"I definitely got my work ethic from my parents," he said. "Both my parents are nonstop workers, and my father will never retire. I mean, he'll just always work. My dad is the president and CEO of a medical company, and my mom's just traveling, living."
As far as cooking, the chef said, his grandmother picked up the slack left by his parents.
"My grandmother was my biggest influence as far as cooking," Kaysen said. "I mean, I still have the rolling pin that we used to make cookies with every Christmas. I started baking cookies with her when I was 7. I asked for an Easy-Bake Oven when I was 7 as well. Of course, I never had the patience to watch the brownie cook, so I would just eat the raw dough. You know how long it takes to cook with that light bulb -- it's terrible!
"So she was my biggest supporter though; I mean, we used to make sun-buckles and all of these cookies when we were kids. It's a Norwegian cookie, it's like a sugar cookie, but it's a certain shape. And I remember we never had enough space on the table, so we would make the cookies on her ironing board. We'd break out the ironing board and put a cloth on it and make cookies."
Kaysen and his wife, Linda, who will have been married five years in August, have a 10-month old son, Emile.
"My wife is my No. 1 fan and my No.1 critic, so it's perfect," Kaysen said. "We met in Switzerland -- she's from Sweden. And when I lived in Switzerland, I worked five doubles a week and then I had two days off every week and we would travel. We'd go to Italy or somewhere in France or somewhere in Switzerland or wherever. And then we moved to London, and I worked six doubles and I just had Sunday off, so I would sleep. I would start at 7 a.m. -- I would leave the house at 7 a.m. and I'd get home at 2 o'clock in the morning. So I never had breakfast with my wife until we moved to America, which was like three years into our relationship.
"So when I worked in San Diego, I'd start work at noon, so we could have breakfast together, so it was like a dream: Now we could have breakfast together. And we still breakfast together, which is great. Now we just trade off, because one's got to hold the baby and feed him and then one's eating breakfast and one's taking a shower and it's crazy. But she's fantastic. She's an amazing supporter."
Gavin Kaysen: 'I Don't Get Out Enough'
Kaysen said an air of unreality still hangs over the idea of being a celebrated chef.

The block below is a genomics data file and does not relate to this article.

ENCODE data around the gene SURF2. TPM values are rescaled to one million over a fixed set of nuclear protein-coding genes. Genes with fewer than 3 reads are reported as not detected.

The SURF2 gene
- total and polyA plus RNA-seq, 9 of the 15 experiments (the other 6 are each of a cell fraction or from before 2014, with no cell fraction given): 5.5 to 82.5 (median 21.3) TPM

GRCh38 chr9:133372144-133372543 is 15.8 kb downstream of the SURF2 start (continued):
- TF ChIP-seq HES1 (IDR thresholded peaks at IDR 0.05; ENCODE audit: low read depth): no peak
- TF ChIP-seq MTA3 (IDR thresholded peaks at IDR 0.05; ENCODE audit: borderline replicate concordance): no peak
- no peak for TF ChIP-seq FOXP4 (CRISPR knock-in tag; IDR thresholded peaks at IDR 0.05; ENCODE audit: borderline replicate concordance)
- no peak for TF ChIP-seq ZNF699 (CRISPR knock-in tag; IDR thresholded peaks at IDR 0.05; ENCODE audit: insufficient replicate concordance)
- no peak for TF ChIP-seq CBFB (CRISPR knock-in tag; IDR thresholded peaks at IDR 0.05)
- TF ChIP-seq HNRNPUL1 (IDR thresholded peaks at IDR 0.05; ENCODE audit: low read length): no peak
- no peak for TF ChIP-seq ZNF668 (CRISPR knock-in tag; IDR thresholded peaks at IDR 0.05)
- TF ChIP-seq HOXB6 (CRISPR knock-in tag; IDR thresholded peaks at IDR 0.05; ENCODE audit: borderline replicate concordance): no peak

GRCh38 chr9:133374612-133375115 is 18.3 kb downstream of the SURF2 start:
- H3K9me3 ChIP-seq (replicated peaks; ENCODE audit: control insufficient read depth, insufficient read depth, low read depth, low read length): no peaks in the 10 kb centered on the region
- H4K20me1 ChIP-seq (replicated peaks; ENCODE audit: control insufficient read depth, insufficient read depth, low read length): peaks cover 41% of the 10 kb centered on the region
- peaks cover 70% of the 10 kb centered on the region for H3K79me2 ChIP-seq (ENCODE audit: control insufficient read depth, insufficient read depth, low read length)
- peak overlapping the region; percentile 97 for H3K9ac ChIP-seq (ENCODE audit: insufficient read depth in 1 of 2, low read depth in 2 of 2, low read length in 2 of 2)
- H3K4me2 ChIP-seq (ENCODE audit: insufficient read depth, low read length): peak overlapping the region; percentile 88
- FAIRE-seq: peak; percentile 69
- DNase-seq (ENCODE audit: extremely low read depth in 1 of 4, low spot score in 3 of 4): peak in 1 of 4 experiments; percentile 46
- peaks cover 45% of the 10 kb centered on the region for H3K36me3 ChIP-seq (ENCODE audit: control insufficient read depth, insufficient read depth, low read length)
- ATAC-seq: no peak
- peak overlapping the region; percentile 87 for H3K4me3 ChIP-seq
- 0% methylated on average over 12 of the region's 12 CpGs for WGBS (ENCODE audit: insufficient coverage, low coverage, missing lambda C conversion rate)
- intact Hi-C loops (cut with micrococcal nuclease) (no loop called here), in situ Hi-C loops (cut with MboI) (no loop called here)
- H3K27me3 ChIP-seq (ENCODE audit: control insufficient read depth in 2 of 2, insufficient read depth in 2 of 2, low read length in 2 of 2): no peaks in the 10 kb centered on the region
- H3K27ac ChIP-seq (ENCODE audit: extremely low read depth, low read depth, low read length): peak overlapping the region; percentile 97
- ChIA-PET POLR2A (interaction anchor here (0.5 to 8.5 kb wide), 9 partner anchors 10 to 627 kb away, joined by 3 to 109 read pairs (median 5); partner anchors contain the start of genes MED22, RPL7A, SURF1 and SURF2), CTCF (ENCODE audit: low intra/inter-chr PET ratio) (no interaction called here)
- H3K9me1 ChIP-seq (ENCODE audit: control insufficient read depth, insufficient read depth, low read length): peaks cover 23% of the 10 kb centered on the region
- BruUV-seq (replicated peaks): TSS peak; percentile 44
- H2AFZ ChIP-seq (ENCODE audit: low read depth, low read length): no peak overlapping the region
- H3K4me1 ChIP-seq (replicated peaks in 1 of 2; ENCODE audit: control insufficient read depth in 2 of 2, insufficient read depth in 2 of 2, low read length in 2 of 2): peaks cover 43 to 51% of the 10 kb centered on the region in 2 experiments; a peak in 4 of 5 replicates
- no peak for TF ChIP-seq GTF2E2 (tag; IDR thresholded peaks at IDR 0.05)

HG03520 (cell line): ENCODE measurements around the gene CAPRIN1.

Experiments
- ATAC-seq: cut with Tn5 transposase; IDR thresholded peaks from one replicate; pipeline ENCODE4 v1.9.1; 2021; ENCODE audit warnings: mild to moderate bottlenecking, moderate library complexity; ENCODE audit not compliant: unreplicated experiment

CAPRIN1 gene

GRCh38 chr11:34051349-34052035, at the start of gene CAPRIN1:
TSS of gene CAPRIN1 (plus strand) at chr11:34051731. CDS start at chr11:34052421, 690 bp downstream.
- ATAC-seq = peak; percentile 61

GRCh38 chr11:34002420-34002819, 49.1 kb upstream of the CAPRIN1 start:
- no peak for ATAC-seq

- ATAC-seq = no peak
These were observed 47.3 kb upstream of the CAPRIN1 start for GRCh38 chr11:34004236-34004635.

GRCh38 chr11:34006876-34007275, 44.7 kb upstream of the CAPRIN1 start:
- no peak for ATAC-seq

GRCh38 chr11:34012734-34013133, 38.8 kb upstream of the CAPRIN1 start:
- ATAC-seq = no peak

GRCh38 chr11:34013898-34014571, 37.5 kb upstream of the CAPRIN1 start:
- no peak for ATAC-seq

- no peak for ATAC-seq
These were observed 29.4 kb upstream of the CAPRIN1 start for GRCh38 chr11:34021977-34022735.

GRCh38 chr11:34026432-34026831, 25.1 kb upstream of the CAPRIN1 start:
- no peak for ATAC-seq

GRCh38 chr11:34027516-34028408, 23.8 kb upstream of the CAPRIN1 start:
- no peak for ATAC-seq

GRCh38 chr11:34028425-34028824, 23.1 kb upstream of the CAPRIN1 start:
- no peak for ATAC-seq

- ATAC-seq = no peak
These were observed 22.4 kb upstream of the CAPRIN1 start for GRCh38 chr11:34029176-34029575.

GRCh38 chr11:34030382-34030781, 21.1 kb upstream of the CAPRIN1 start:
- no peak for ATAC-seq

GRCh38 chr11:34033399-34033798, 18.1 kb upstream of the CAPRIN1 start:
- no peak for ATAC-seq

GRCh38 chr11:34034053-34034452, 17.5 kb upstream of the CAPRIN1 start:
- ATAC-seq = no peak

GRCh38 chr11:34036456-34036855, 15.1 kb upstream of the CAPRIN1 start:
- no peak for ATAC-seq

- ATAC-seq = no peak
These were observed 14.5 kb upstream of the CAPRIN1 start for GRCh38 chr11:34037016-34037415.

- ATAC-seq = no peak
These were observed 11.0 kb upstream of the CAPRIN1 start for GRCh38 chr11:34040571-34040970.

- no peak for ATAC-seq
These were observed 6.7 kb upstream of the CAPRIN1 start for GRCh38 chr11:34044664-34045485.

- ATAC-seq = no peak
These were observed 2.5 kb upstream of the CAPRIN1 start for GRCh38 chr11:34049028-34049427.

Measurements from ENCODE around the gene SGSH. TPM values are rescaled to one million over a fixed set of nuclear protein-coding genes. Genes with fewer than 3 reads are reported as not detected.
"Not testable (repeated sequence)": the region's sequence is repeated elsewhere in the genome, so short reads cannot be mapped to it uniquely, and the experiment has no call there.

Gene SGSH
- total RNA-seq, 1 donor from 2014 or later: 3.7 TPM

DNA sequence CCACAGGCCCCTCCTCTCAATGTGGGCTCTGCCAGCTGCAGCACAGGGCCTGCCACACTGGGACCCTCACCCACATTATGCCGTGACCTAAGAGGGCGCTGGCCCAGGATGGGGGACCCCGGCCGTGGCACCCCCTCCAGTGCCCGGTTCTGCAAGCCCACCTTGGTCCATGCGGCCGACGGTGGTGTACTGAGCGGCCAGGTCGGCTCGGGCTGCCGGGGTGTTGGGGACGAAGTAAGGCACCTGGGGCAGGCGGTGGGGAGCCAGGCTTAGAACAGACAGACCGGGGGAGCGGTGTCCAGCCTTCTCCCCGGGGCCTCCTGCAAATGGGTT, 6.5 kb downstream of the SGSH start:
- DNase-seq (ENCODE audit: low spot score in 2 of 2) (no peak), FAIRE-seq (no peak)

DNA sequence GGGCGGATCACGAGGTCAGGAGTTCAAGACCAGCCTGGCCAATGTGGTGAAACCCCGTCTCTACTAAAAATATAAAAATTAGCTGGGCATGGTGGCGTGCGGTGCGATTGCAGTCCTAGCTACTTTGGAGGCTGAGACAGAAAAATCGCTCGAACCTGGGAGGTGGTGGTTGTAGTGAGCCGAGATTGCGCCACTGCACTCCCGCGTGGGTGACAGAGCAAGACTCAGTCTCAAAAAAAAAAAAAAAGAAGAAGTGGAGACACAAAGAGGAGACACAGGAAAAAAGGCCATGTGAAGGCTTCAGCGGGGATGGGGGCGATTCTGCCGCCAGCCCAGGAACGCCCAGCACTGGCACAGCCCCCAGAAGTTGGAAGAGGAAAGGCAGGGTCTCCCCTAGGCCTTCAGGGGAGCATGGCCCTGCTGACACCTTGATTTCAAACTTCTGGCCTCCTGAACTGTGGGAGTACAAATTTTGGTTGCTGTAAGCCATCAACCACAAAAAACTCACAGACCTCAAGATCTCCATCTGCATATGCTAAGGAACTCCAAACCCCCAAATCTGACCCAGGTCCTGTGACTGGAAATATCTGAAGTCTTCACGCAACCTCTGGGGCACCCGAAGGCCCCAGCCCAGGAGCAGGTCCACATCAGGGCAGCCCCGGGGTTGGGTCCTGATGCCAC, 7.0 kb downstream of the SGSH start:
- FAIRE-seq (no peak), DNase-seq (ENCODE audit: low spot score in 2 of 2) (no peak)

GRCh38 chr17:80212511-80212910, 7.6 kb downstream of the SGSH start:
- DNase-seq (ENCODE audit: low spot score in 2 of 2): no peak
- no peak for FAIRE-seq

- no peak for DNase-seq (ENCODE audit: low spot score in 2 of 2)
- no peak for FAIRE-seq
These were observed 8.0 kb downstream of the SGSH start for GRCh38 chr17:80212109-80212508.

"I don't recognize my status at all. I don't even think about it," he said. "When I do events and people say they know me, I don't even -- I can't concept what they're saying at all, cause I'm the same way. I'll go to an event and I'll see somebody like David Meyers from L.A. or I'll see Paul Bartolotta or somebody and I'll be like, 'Oh man! Look at that.' Or I'll see Jean-Paul Shea and I get so starstruck by it. And then Jean-Paul Shea will walk up to me and say, 'Oh, Gavin, good to see you.' I'm like what?! You know my name. I don't understand. I have no concept of what it means because you know what the reality is -- I don't really go out that much. I don't get out enough to really understand it."
In the end, Kaysen said, celebrity doesn't count for much.
"Anybody can write about what we do and we can have as much media as we want, but if the restaurant's not full and people aren't happy, it really doesn't matter," he said. "You know, if people know who you are, that's great, but if you're only doing 40 covers a night, that's not great."
Kaysen said he keeps a list of goals that he updates every three months.
"I think when you feel like you can conquer the world, you can conquer the world," he said. "I still, to this day, will always keep a list of goals in my wallet that I change and update every six months. And it's like OK, I'll pull them out and see what I've accomplished in the last six months. If it's done, I check it off and I rewrite my list -- one of my new lists of goals."
As he moves forward in his career, Kaysen seems careful to keep in mind the chefs who have influenced him along the way.
"I worked for a guy named Robert Curry when I was at Domaine Chandon [in California]," he said. "One of the main things that I learned from Robert was his respect for people. And it didn't matter who you were in his regard. You could be the dishwasher, you could be the executive sous chef -- he shook everybody's hand and said 'Hello' when he saw you, and he said goodbye to everybody every single night when he left, no matter what.
"And you just see that every day and it was like -- it always solidified in my head that it's always important to gain that connection -- that personal connection with everybody that you work with. To make sure you acknowledge who they are and as much as they're trying to help you in your success, you have to pay it back and try to help them."
But it was his original mentor, George Serra, who may have left the deepest impression on Kaysen.
"I think George taught me about my palate because he would always say -- he'd hand me like a pickle, and I'd say, 'I don't like pickles,'" Kaysen said. "I'd never tasted a pickle till this point -- it was just in my head I didn't think that I'd like the pickle, and so he would say to me, 'You have to taste it 20 times. If you don't like something after 20 times, then I believe you don't like it.'
"And now there's not anything I don't like. I've tasted everything, and anything that comes in front of me, I'm going to taste it. If I don't like it, I'll just keep tasting it -- now I understand it's an education of my palette.
"George was really -- to this day, I don't think I fully understand or know him. I mean, I've known him for 15 years, but the first time I was ever on the cover of a magazine was Chef Magazine, and I was 24. And I called George and I was so excited, I said, 'George, I'm on the cover of this magazine! I'm going to send you a copy.' And then two years later I got a call from their editor, and he says, 'We're trying to get in touch with George.' And I said, 'What, are you doing a story on him?' And he said, 'Well, he founded the magazine, and we're doing a little historical piece on the magazine -- you know, where it started to where it is today.'
"And I'm like, 'What do you mean he founded the magazine?' And he says, 'Yeah, yeah, he started the whole thing.'"
Kaysen called Serra right back.
"He was like, 'Yeah, it was back in the '70s I started it.' I said, 'You didn't tell me! I was on the cover, you didn't say anything!' And he's like, 'Don't worry, we'll talk about it some other day.' And still we've never talked about it -- we've never talked about anything. But what George taught me is he taught me about the discipline in cooking, you know the passion -- understanding what it is to be taking care of the guests. Food in general. The seasonality of food."